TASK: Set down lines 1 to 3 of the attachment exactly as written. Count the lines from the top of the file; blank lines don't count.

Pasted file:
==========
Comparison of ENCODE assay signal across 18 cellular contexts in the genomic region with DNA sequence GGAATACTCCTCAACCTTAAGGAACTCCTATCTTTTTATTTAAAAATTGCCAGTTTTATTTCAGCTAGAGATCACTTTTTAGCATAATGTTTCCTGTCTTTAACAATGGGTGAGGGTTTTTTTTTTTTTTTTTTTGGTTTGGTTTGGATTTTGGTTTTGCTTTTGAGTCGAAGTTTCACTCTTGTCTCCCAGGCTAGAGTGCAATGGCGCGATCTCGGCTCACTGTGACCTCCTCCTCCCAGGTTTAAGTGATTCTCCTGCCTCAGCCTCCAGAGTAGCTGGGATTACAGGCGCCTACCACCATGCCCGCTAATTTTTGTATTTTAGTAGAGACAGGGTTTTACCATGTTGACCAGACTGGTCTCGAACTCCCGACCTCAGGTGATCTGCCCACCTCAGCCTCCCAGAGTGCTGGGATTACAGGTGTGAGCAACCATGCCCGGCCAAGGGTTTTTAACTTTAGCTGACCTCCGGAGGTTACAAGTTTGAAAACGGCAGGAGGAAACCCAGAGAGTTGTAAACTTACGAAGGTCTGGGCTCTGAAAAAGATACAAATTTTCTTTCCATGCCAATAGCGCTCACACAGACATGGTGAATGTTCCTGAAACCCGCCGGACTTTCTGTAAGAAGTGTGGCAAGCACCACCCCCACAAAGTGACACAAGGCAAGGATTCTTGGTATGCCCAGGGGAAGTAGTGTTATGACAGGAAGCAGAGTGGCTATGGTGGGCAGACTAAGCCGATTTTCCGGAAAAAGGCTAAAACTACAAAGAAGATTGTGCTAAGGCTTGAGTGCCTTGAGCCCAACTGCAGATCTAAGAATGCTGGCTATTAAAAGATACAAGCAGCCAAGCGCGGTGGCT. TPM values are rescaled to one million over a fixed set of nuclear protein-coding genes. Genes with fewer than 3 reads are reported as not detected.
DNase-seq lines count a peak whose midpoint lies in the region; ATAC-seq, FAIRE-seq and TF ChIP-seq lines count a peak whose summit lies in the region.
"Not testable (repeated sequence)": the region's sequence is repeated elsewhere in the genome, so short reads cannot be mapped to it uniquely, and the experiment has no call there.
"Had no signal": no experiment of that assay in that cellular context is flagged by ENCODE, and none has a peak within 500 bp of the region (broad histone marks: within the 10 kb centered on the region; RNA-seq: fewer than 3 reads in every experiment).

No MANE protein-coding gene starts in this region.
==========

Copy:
Comparison of ENCODE assay signal across 18 cellular contexts in the genomic region with DNA sequence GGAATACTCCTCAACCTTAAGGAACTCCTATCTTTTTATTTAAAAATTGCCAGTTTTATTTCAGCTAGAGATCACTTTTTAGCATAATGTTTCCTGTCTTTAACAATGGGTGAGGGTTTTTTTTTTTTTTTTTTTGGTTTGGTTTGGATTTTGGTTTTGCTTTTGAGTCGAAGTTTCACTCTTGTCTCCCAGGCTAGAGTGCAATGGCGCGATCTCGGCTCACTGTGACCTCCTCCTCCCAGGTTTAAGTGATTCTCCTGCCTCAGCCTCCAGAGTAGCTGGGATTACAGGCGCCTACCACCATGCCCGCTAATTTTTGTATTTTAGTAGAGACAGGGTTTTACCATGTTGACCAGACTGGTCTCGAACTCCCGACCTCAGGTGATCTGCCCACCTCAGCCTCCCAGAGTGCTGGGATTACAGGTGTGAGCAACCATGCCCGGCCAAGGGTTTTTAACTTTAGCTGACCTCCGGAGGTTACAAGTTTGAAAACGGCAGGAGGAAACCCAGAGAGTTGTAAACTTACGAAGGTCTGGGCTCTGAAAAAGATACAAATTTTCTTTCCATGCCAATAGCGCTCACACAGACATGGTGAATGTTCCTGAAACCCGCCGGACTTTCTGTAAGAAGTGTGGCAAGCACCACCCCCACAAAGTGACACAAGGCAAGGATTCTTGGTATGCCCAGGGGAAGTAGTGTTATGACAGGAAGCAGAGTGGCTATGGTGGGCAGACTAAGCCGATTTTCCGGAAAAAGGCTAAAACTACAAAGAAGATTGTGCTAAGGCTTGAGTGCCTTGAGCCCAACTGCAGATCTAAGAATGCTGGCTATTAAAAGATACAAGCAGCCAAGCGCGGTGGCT. TPM values are rescaled to one million over a fixed set of nuclear protein-coding genes. Genes with fewer than 3 reads are reported as not detected.
DNase-seq lines count a peak whose midpoint lies in the region; ATAC-seq, FAIRE-seq and TF ChIP-seq lines count a peak whose summit lies in the region.
"Not testable (repeated sequence)": the region's sequence is repeated elsewhere in the genome, so short reads cannot be mapped to it uniquely, and the experiment has no call there.